It is not easy to clean out these things and sweep them away. It must be done properly, that is, by taking pains to reason with people. If we reason earnestly and properly, it will be effective. The first thing to do in this reasoning process is to give the patient a good shake-up by shouting at him, “You are ill!” so as to administer a shock and make him break out in a sweat, and then to give him sincere advice on getting treatment.

Let us now analyse stereotyped Party writing and see where its evils lie. Using poison as an antidote to poison, we shall imitate the form of the stereotyped eight-section essay and set forth the following “eight legs”, which might be called the eight major indictments.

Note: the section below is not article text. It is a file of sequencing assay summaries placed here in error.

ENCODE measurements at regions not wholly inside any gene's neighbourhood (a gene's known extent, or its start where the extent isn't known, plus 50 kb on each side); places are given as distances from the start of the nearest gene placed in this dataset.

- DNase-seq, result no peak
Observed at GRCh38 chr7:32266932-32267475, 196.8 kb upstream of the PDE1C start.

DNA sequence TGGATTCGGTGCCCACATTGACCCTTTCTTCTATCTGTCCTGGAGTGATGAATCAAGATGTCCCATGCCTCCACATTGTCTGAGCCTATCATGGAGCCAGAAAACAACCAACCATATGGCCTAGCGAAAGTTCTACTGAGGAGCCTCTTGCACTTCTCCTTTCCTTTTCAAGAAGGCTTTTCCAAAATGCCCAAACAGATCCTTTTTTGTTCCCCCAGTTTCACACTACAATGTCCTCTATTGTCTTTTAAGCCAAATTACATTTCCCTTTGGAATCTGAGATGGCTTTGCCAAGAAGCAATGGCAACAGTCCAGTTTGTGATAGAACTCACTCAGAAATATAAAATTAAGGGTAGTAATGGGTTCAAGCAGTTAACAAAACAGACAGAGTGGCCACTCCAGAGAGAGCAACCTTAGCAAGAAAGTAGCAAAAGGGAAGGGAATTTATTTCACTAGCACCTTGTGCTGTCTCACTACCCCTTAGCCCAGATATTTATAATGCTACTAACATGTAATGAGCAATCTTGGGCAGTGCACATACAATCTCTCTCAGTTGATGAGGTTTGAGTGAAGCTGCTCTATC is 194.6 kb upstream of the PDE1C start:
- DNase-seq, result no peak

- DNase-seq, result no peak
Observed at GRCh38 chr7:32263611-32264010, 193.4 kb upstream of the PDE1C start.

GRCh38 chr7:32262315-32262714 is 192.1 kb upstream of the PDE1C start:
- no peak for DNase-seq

The first indictment against stereotyped Party writing is that it fills endless pages with empty verbiage. Some of our comrades love to write long articles with no substance, very much like the “foot-bindings of a slattern, long as well as smelly”. Why must they write such long and empty articles? There can be only one explanation; they are determined the masses shall not read them. Because the articles are long and empty, the masses shake their heads at the very sight of them. How can they be expected to read them? Such writings are good for nothing except to bluff the naive, among whom they spread bad influences and foster bad habits. On June 22 last year the Soviet Union began waging a gigantic war against aggression, and yet Stalin’s speech on July 3 was only the length of an editorial in our Liberation Daily. Had any of our gentlemen written that speech, just imagine! It would have run to tens of thousands of words at a minimum. We are in the midst of a war, and we should learn how to write shorter and pithier articles. Although there is as yet no fighting here in Yenan, our troops at the front are daily engaged in battle, and the people in the rear are busy at work. If articles are too long, who will read them? Some comrades at the front, too, like to write long reports. They take pains over writing them and send them here for us to read. But who has the hardihood to read them? If long and empty articles are no good, are short and empty ones any better? They are no good either. We should forbid all empty talk. But the first and foremost task is to throw the long, smelly foot-bindings of the slattern into the dustbin. Some may ask, “Isn’t Capital very long? What are we to do about that?” The answer is simple, just go on reading it. There is a proverb, “Sing different songs on different mountains”; another runs, “Fit the appetite to the dishes and the dress to the figure”. Whatever we do must be done according to actual circumstances, and it is the same with writing articles and making speeches. What we oppose is long-winded and empty stereotyped writing, but we do not mean that everything must necessarily be short in order to be good. True, we need short articles in war time, but above all we need articles that have substance. Articles devoid of substance are the least justifiable and the most objectionable. The same applies to speechmaking; we must put an end to all empty, long-winded speeches.